Shaqiri To Add Midfield Attacking Thrust
The team Jurgen Klopp named to face Lyon in Geneva on Wednesday evening was interesting for a number of reasons.
Not only were Roberto Firmino, Mohamed Salah and Alisson Becker given also starts much quicker than anticipated following their return to pre-season from their extended, post-international tournament breaks, but the midfield selection and composition was also a talking point.
Klopp elected to select Adam Lallana as the deepest midfielder, a role he has been learning on the fly this summer, and pair Naby Keita and Xherdan Shaqiri as the twin number 8’s ahead of the England international.
Shaqiri’s selection in central midfield was especially interesting. Normally a right-sided winger, the Swiss international impressed in the engine room berth, linking play well and having the ambition to play between the lines.
As much as the former Stoke City man playing as the advanced central midfielder may have surprised, it is not the first time he has played in a similar role.
For the Swiss national team, Shaqiri, who has amassed over 80 caps for the Rossocrociati, is the attacking fulcrum and he invariably plays in a free role off a lone striker. Pigeonholed often as “just” a winger, the £13.5M signing from Stoke City has a much more varied skillset than given credit for. Last season,
Shaqiri was particularly effective in being a conduit for Mohamed Salah when the Egyptian moved to the centre forward role. The former Roma man scored 14 goals in 14 appearances, with Shaqiri playing off the right-hand side in the 4231 shape.
The muscle-bound winger has seen action for Liverpool in the number ten/advanced midfield role in the past, most notably against Southampton in the Premier League in September 2018. Despite finishing the games with two assists, Shaqiri was substituted at half-time with Klopp intimating that defensively the former Basel and Bayern Munich flyer left the Reds exposed.
“Usually I don’t explain substitutions at half-time but I thought it made sense. It’s just good to have him; the free-kick was outstanding. That’s good. The whole team was not used to what we did today. As a new player, usually you struggle most but he didn’t – he tried everything. The only problem was defensive. Offensively, it was a good idea but, how I said, we have to work on that more often. But he was good and I liked it”, Klopp explained.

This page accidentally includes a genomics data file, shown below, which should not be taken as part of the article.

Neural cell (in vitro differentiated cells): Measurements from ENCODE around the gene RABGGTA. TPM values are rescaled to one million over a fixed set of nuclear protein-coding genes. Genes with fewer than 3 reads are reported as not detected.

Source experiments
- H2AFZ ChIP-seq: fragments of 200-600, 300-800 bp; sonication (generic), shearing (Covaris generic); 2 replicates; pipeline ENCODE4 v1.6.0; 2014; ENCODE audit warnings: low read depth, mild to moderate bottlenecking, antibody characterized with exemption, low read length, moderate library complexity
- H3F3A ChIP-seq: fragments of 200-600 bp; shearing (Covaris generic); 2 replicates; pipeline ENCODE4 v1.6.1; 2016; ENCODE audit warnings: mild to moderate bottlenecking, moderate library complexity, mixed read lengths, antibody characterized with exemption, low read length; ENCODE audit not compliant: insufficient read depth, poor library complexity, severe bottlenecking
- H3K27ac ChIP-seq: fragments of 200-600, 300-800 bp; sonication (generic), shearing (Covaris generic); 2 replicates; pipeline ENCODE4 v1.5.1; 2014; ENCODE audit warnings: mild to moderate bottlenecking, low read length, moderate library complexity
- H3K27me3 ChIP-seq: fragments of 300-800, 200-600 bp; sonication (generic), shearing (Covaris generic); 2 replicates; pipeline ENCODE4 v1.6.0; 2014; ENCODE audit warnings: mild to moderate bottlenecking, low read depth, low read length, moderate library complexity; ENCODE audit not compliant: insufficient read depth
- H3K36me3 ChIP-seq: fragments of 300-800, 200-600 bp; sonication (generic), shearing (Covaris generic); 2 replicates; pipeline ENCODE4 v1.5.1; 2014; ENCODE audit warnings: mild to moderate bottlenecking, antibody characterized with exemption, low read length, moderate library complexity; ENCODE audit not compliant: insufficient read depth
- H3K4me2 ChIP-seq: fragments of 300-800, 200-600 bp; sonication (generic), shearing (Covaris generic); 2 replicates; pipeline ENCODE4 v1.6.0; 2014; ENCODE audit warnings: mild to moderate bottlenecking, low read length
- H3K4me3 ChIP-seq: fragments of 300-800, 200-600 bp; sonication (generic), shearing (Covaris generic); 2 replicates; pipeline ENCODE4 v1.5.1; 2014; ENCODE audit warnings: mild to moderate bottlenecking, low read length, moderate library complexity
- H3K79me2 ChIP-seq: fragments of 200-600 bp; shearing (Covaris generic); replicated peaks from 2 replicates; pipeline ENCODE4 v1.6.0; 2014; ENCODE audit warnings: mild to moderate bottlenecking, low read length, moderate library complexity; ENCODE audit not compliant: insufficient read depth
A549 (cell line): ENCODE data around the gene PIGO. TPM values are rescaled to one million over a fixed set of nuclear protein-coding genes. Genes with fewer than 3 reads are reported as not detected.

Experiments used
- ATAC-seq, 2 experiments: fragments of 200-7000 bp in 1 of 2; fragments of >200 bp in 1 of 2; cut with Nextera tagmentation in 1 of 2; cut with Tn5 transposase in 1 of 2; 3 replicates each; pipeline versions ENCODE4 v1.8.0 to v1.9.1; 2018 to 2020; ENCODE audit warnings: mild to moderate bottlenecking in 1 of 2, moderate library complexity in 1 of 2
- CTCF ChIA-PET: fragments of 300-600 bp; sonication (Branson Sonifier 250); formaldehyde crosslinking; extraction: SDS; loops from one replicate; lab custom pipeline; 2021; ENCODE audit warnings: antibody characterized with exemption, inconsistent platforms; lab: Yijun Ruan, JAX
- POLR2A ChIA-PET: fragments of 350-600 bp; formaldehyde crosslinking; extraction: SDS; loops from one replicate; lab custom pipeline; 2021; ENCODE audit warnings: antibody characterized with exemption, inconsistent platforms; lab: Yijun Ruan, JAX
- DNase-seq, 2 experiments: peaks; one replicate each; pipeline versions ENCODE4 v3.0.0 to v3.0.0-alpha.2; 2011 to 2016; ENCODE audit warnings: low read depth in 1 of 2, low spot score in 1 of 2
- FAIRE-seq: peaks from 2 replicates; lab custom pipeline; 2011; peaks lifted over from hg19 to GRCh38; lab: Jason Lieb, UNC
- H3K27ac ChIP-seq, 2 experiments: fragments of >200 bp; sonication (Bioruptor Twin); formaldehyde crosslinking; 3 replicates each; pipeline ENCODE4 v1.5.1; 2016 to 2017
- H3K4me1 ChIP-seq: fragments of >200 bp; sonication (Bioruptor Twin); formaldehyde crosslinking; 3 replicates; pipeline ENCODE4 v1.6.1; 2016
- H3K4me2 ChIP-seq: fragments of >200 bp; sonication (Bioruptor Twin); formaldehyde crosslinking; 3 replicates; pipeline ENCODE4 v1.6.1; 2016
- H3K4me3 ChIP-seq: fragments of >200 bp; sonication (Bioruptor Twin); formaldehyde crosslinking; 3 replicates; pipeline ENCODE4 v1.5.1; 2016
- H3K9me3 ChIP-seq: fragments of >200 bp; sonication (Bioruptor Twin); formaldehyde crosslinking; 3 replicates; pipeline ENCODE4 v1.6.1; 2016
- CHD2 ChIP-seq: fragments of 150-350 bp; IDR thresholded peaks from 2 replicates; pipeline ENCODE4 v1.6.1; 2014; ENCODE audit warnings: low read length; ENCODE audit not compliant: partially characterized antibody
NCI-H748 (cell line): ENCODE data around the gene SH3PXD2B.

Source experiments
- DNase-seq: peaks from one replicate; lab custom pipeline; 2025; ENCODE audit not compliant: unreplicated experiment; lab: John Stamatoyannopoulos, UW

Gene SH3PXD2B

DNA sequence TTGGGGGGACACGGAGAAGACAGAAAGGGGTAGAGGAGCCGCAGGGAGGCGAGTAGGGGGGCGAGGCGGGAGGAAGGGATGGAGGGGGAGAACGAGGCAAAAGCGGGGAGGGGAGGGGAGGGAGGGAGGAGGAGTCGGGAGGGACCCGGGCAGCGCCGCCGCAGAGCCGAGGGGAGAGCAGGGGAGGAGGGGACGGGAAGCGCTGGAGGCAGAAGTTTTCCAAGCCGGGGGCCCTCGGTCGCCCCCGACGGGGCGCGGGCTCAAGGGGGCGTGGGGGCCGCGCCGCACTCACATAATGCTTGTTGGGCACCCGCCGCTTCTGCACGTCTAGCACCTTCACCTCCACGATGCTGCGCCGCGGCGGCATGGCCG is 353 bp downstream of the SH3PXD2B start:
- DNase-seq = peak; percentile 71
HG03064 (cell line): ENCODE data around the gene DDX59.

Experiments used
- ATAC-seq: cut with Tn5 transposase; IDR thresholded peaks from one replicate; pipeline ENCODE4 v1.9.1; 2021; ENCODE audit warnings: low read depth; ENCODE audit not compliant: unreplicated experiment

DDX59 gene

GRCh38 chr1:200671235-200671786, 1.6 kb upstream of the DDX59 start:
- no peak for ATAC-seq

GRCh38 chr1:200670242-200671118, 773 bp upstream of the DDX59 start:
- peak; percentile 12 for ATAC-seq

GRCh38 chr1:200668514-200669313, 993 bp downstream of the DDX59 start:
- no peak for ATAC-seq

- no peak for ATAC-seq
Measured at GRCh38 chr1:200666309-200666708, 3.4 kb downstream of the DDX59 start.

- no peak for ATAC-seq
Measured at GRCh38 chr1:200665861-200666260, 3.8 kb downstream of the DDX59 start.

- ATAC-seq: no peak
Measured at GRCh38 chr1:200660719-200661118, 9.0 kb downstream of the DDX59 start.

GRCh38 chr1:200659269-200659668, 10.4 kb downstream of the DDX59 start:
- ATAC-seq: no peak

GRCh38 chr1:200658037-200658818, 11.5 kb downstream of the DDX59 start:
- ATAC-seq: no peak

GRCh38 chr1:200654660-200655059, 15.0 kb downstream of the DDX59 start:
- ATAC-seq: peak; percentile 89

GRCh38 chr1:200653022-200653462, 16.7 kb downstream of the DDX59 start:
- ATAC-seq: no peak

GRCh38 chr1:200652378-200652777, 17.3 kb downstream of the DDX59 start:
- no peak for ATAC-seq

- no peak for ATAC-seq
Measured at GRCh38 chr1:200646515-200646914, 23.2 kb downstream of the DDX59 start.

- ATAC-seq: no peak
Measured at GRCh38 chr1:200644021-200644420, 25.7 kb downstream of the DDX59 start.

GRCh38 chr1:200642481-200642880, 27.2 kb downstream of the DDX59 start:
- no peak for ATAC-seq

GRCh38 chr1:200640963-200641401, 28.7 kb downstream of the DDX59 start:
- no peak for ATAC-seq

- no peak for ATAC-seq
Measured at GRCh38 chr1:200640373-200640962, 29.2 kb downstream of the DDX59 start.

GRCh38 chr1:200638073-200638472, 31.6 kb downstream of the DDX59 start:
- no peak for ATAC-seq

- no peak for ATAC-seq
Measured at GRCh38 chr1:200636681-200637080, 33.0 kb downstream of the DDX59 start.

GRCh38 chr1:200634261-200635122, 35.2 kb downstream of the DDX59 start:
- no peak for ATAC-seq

Last season, Liverpool’s interior midfielders, Jordan Henderson, Georginio Wijnaldum, James Milner and Naby Keita, was tasked with providing defensive coverage for the Reds’ marauding full-backs, Trent Alexander Arnold and Andrew Robertson.
However, Klopp’s insistence on a safety-first midfield may have thawed slightly, if you take his comments on integrating Adam Lallana into the number 6 role at face value. The German admitted that he would only play the former Southampton captain at the base of midfield in a very “dominant” game; the type of games Liverpool invariably have at Anfield.
“But Adam is a midfielder through and through and he is an outstanding player. Outstanding players, you always try to find the best position on the pitch and in some games it’s possible the best position for Adam Lallana is the No.6. It must be a very dominant game, by the way, but he can play that”, Klopp said.
The same can apply to Shaqiri and a key difference between now and the Southampton game where he suffered the ignominy of being hooked at half-time is the establishment of Fabinho in the team. Having a shielding midfielder of the Brazilian’s dominance, tactical awareness and quality can mitigate for any of the defensive acumen that Shaqiri lacks.
Under the proviso that the player nicknamed “the Power Cube” would only play in games that Liverpool dominate, where the opposition’s reticence to attack the European Champions — based off the fear of being incinerated in transition — vicariously does the Reds’ defending for them, playing Shaqiri in a midfield three is less risky.
Klopp has shown in the past that he is quite adept at moulding attacking midfielders into deeper role, and Shaqiri could follow in the footsteps of Ilkay Gundogan at Dortmund and Adam Lallana and Alex Oxlade Chamberlain at Liverpool.
From an attacking perspective, Shaqiri — who scored six goals and assisted three times in only 11 starts last season — could add a new facet to the Reds’ attack and midfield.
A left-footed midfield option is something Liverpool lack and the Swiss international could tick that box. As Oxlade Chamberlain proved on the right-hand side pre-injury, a player comfortable in the half-spaces adds an extra layer to Liverpool’s already deadly attacking weaponry.
The former Arsenal winger revelled in the right-hand side half-space from January to April 2018, benefiting from the space given to him by the movements of Salah. Similarly, Shaqiri can mirror this on the left-hand side with Sadio Mane.
With the narrowness of Liverpool’s front three, having a player like Shaqiri, well accustomed to playing in wider areas from playing as a winger for the majority of his career, could be crucial to opening up and distorting opposition defensive shapes.
With his strong left foot, the two times Champions League winner could provide extra width on the left-hand side of the midfield three and perhaps provide overloads in wider areas with Robertson, mitigating for the central positioning of the attacking trident.
In the shape of Shaqiri, Liverpool may have found a points and win yielding player in their midfield without having to dip into the transfer market.